I wake up to the sound of my alarm clock. It’s 2 in the morning and I immediately check my text messages.
There’s a new message from my mom, whom I am slated to pick up at Union Station in Downtown Los Angeles around 3am.
No idea when I will arrive. Someone estimated it would be approx 7 AM. Who knows? We have had several stops for engine trouble and more to come.
I look at the time stamp on the message, which had album-dropped on my phone around midnight.
It takes a moment for my lividity meter to power up in my sleep-deprived haze.
My mother is happily retired, it takes a lot to piss her off, and she’s been unbelievably calm for the past 14 hours, ever since I received this text from her:
Stuck for awhile just outside of Salinas due to electrical problems. Don’t know when I will arrive. Will keep u informed.
Days before, I had asked whether she was planning to take the train from San Jose, Calif., where she was visiting friends; or a plane that would get her to LA in under an hour.
She had decided to goeth by train and was excited to experience the Central California leg of Amtrak’s scenic Coast Starlight route.
That day, we had mused about how fortunate we were that, despite the advent of air travel and interstate highways, we could still travel by scenic rail here in America the Beautiful.
Because some of this country’s sweetest views are only accessible via train.
On the dark side of the coin, however, is the sad fact that rail travel in the U.S. is embarrassingly slow and outdated in comparison to much of the developed world.
Case in point, a 466 mile (750 km) trip from Paris to Marseilles in France takes a little over 3 hours via the TGV; while a similar distance, Boston to Washington, DC, via Amtrak Acela, the fastest train in the U.S., takes 7 hours.
Worse yet, another slightly shorter distacnce, Los Angeles to San Francisco, takes around 12 hours — 4 times as long as the TGV!
But surely there is something quaint and nostalgic about travelling at the same speed, inconsistency and unpredictability of rail travel in the 1800s, we like to tell ourselves as we settle into our seats and an imaginary Amtrak conductor hollers, All Aboard!
Yet, here I was, 2 o’clock in the morning, wondering where the hell my mom was and why she had been stuck on a train for 14 hours and counting, when the same journey would have taken 5 to 6 hours by car.
I could have driven to San Jose and back by now!
Stuck in the middle of nowhere south of Soledad [30 miles south of Salinas]. We are waiting on an engine replacement, but they do not know how long it will take for the engine to arrive nor when we will arrive in LA, most likely approx. 3 AM or maybe later. ”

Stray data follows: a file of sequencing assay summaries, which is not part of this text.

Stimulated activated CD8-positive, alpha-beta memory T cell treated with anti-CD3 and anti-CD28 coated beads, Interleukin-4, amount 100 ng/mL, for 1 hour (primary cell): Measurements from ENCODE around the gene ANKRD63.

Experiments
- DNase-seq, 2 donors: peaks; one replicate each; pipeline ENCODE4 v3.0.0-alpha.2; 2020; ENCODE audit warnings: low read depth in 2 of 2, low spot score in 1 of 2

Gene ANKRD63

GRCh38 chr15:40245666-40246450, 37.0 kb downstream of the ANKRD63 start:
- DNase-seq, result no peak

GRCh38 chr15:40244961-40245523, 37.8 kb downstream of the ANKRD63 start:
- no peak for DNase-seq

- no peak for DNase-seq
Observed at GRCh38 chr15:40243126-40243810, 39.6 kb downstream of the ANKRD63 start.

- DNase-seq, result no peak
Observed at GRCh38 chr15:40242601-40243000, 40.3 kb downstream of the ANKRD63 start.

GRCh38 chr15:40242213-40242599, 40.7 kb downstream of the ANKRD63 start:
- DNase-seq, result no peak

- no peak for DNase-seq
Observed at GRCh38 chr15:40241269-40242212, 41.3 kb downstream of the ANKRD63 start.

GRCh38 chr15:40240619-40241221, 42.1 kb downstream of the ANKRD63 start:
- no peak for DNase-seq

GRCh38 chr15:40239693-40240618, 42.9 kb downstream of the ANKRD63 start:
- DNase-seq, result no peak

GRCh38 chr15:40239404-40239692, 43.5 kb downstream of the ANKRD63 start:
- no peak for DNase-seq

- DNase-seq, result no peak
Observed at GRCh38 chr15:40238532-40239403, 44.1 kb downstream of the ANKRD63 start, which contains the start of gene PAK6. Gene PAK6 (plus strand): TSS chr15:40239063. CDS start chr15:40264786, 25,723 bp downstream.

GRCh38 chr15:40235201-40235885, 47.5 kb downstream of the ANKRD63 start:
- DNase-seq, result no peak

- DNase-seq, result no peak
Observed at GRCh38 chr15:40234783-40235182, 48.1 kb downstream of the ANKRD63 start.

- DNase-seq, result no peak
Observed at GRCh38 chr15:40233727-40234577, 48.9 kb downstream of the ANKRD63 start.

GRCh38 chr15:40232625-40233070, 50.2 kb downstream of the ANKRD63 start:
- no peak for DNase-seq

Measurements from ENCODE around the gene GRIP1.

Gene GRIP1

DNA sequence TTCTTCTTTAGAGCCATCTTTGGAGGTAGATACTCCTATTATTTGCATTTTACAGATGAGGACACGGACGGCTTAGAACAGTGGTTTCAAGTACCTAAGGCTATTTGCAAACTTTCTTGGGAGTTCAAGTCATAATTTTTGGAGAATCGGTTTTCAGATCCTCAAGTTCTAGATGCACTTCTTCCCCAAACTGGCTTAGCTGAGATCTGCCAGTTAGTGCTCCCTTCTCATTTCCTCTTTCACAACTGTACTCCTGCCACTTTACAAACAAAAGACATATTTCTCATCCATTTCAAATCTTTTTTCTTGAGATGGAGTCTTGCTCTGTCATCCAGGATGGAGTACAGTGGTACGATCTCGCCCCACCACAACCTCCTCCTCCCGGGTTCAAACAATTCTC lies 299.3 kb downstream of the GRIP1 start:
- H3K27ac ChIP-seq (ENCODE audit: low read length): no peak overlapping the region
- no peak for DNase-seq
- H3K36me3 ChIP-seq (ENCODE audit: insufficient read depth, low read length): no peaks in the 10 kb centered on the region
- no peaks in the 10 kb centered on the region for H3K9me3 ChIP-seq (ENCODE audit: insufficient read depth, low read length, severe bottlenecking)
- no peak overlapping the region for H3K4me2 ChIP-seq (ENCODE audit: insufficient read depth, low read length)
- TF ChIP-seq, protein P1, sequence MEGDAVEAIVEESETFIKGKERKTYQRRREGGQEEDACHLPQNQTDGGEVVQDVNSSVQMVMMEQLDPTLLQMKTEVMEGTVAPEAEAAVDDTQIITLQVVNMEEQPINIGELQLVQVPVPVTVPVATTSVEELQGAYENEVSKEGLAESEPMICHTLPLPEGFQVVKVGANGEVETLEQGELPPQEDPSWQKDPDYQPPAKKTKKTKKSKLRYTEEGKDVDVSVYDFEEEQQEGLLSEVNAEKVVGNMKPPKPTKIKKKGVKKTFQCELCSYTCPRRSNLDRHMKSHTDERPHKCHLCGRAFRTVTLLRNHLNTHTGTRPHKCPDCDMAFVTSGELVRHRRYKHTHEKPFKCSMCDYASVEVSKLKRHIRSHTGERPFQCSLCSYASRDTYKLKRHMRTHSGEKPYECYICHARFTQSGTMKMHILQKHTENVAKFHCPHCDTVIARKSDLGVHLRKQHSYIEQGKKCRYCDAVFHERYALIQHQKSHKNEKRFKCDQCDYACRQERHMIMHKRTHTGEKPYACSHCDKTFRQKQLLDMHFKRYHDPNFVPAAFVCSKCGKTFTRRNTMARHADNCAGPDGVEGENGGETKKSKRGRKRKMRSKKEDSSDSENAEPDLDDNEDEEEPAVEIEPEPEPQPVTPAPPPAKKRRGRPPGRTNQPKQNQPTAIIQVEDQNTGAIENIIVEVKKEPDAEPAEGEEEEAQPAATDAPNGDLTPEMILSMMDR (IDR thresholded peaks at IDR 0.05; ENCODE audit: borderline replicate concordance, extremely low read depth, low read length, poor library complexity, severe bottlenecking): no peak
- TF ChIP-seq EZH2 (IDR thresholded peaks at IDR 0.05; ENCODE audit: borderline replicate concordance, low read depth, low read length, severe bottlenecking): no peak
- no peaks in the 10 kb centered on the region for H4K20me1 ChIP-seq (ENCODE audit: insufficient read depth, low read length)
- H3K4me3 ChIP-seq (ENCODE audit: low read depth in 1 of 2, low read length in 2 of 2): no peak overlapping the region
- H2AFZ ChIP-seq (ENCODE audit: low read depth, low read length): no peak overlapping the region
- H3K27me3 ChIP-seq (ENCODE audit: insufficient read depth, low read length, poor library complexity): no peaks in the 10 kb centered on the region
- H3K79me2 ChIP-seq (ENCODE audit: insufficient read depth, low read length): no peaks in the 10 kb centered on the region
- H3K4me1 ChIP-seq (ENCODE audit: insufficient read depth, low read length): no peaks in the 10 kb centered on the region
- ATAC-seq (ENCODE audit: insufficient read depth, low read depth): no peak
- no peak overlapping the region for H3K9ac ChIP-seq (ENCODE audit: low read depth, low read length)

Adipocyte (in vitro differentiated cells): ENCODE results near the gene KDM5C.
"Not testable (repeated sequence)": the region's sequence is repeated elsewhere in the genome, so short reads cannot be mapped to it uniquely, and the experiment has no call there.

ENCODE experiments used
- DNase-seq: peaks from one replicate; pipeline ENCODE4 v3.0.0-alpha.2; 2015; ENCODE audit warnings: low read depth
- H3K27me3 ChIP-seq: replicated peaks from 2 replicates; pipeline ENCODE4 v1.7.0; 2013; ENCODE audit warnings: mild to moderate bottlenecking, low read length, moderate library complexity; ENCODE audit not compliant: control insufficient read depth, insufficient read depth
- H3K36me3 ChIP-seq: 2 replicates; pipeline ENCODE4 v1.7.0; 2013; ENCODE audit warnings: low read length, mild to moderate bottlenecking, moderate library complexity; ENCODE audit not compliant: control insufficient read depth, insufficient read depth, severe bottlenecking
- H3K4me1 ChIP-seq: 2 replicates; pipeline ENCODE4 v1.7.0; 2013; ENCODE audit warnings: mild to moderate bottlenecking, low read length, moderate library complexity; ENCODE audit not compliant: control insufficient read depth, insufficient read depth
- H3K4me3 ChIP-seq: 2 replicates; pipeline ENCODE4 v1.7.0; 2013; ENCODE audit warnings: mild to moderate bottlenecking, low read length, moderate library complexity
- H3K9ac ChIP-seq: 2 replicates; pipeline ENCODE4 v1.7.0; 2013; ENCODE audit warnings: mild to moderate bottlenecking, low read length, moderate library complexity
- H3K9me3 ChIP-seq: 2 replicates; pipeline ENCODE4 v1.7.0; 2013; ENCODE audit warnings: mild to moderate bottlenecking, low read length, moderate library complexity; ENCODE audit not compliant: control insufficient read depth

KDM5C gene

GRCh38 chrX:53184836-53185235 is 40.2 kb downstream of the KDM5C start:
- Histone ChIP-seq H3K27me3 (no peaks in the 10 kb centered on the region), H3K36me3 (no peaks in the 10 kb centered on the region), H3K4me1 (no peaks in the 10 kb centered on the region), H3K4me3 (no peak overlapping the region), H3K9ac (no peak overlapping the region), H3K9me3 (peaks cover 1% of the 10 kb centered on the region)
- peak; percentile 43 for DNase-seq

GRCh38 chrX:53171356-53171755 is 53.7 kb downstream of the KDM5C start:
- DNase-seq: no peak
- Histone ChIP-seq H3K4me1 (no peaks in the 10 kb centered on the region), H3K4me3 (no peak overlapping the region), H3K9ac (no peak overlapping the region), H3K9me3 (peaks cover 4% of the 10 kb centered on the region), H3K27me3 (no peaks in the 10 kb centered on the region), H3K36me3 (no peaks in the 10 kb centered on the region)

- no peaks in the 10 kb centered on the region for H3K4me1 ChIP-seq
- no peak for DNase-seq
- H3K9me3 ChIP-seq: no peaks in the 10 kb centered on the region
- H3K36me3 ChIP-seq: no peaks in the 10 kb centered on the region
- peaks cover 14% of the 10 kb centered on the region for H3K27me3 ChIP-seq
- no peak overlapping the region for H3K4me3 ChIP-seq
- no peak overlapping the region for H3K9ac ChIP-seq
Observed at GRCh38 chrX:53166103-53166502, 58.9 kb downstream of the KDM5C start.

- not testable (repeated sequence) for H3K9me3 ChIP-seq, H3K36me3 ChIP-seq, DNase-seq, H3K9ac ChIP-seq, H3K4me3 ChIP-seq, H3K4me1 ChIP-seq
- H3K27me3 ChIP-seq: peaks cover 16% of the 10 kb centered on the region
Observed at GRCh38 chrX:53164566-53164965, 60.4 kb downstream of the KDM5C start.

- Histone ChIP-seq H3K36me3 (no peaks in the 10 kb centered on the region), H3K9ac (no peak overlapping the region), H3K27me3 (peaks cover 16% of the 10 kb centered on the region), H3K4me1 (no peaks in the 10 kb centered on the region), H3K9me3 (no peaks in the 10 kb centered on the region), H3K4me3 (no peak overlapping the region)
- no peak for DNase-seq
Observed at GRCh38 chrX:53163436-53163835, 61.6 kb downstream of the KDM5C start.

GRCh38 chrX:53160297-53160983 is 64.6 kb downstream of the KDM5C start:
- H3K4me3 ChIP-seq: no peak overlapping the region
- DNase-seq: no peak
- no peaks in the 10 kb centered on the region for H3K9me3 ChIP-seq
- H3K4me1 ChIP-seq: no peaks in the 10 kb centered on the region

Happy trails to me.” The adventures of traveling in the West! Yee Ha!!!
My mom had sent this little ditty of optimism to me at 4pm the day before. Little did we know that half a day later, she’d still be stuck on that train, still hours away from LA!
Amtrak has 300 trains traversing the cities and countrysides of this great nation, serving 87,000 passengers daily.
That’s a lot of trains, most of which run on tracks owned by other rail companies whose freight trains get the right-of-way, which causes all kinds of delays.
In fact, the Coast Starlight route my mother was on, which journeys from Seattle to Los Angeles, is delayed nearly 50 percent of the time in a given year!
Most other Amtrak lines don’t fare much better in the on-time arrival department, either.
By comparison, domestic air carriers in the U.S. had an average on-time arrival rate of 81% in 2016.
Now, a major travel tenet I’ve learned to live by are two simple words: Shit Happens.
Trains get delayed. Engines throw tantrums. Human errors occur.
For the most part, these forces majeure are out of your control.
The one thing you can control, however, is being mentally prepared, medically covered and financially protected on the rare occasion when something goes terribly wrong during your vacation.
So if you’re thinking of taking a scenic ride on Amtrak, before you book a seat, take a moment to check the on-time arrival record for your desired route to determine whether you would be better off flying or driving instead.
If you still elect to goeth by train, and if you’re travelling with non-refundable hotel reservations, event tickets and the like on your itinerary, I strongly suggest getting travel insurance.
That way, if something goes wrong, you will be able to recoup most or all of your losses.
Thankfully, my mom was just here visiting family and friends, with no non-refundable tickets or reservations to fret about.
And, thankfully, she arrived in LA safe and sound around 6:30am, having spent a long and uncomfortable night on a train that was seriously lacking in the TLC department.
In the midst of all those engine delays, my mom’s train literally ran out of food! So when traveling on Amtrak, be sure to bring enough food and entertainment to last twice the length of your trip… just in case. Oh, and a nice, comfy pillow as well.